IMR-tree 150 may be stored in volatile memory or non-volatile memory. The IMR-tree 150 will be used to determine the topological relationship between a potentially large number of minimum bounding geometries corresponding to nodes of the R-tree index maintained for the candidate geometries. Compared to the R-tree index maintained for the candidate geometries, the IMR-tree is typically a much smaller data structure. In one embodiment, IMR-tree 150 is stored in memory to facilitate the processing of the nodes of the R-tree index.
In one embodiment, the query geometry is one of the geometries stored in the spatial database, and is indexed in the R-tree index. When a within-distance query on a query geometry is submitted to a spatial database that also stores the query geometry, the query geometry may be accessed from the spatial database to generate the IMR-tree.
Processing the R-Tree Index
To determine which candidate geometries are within the query distance of the query geometry, one or more nodes of the R-tree index are traversed. In one embodiment, leaf nodes of the R-tree index are each associated with a minimum bounding geometry that contains one of the candidate geometries. Non-leaf nodes of the R-tree index are each associated with a minimum bounding geometry that contains the candidate geometries (and/or the minimum bounding geometries thereof) that are associated with all nodes that descend from the non-leaf node. The root node of the R-tree index corresponds to a minimum bounding geometry that contains all the candidate geometries (and/or the minimum bounding geometries thereof).
To process a selected node, an expanded bounding geometry is generated by expanding the minimum bounding geometry of the selected node based on the query distance. The IMR-tree of the query geometry is used to determine a topological relationship between the query geometry and the expanded bounding geometry. The topological relationship may be used to optimize the within-distance query, which shall be described in greater detail hereafter.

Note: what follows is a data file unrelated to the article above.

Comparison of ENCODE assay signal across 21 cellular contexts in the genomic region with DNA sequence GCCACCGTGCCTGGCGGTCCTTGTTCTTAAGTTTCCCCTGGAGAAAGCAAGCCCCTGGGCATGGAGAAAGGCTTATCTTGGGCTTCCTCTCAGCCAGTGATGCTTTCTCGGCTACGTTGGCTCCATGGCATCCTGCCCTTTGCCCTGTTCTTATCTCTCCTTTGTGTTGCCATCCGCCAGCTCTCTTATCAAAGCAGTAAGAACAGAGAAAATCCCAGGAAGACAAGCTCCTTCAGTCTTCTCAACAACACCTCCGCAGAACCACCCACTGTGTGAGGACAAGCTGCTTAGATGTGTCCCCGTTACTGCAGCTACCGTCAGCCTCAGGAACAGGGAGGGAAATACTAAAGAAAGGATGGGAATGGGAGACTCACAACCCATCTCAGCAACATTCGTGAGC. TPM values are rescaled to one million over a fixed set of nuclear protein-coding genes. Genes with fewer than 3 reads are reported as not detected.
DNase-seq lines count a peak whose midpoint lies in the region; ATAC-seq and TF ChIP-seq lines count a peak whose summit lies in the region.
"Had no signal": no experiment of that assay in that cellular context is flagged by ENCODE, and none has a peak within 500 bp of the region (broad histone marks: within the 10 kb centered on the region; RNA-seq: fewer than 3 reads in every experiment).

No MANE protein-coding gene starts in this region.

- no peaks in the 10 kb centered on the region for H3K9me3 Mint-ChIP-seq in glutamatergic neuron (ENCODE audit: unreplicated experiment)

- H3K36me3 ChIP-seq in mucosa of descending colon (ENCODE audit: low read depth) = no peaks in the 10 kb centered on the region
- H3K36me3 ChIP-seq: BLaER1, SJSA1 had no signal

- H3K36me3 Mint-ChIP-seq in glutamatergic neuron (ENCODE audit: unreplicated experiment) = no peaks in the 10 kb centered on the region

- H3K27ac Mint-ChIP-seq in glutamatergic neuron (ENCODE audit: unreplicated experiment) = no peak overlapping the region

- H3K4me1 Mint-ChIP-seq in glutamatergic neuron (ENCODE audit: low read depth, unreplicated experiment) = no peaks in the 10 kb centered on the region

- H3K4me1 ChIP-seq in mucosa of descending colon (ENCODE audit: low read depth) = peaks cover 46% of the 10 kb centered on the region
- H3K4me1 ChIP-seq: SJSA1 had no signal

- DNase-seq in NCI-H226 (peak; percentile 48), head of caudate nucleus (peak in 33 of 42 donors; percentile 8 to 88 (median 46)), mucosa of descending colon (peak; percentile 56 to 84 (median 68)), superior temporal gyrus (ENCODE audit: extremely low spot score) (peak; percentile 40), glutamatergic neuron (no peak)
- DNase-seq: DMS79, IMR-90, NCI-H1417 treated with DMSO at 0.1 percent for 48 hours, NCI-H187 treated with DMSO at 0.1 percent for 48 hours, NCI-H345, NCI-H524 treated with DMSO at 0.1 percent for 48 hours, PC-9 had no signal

The techniques described herein are compatible with other methods for speeding up within-distance queries, including the optimizations described in U.S. Pat. No. 7,239,989, entitled “WITHIN-DISTANCE QUERY PRUNING IN AN R-TREE INDEX”, filed on Jul. 18, 2003, the entire contents of which is hereby incorporated by reference as if fully set forth herein. For example, the above reference describes using interior approximations in association with an R-tree index to speed up within-distance queries.
Expanded Bounding Geometry
FIG. 2 illustrates an embodiment of a minimum bounding geometry and an expanded bounding geometry. Minimum bounding geometry A corresponds to a non-leaf node of the R-tree index maintained for the candidate geometries. Expanded bounding geometry B is generated based on minimum bounding geometry A and the query distance specified in the within-distance query. In one embodiment, B may approximated by another minimum bounding geometry B′. For simplicity, both B and B′ may be used as the expanded bounding geometry in the embodiments described herein.
The expanded bounding geometry may be generated based on the coordinate system in which the candidate objects are defined, which may include 2D coordinate systems, 3D coordinate systems, orthogonal projections of a 3D coordinate system in 2D, and/or any other coordinate system.
The expanded bounding geometry (i.e. B or B′) is used with the IMR-tree of query geometry Q to determine a topological relationship between the expanded bounding geometry and the query geometry Q.
Topological Relationships
The IMR-tree is used to determine a topological relationship between the query geometry and the expanded bounding geometry corresponding to the current R-tree node. Based on the topological relationship, certain optimizations may be performed in processing the within-distance query.
IMR-tree techniques may be used to determine topological relationships between spatial objects, including polygons, points, lines, and collections of points, lines and polygons, including Cartesian as well as geodetic geometries. For example, IMR-Tree techniques may use a filtering step in which some relationships can be completely determined based on one or more optimizations. IMR-Tree techniques may be used in a refining step, in which some relationships, not completely determined in the filtering step, can be determined based on one or more optimizations. The determination of topological relationships is described in further detail in U.S. patent application Ser. No. 13/780,990, entitled “METHODS FOR QUERY PROCESSING OF TOPOLOGICAL RELATIONSHIPS AMONG COMPLEX SPATIAL OBJECTS,” filed Feb. 28, 2013, the entire contents of which are hereby incorporated by reference as if fully set forth herein.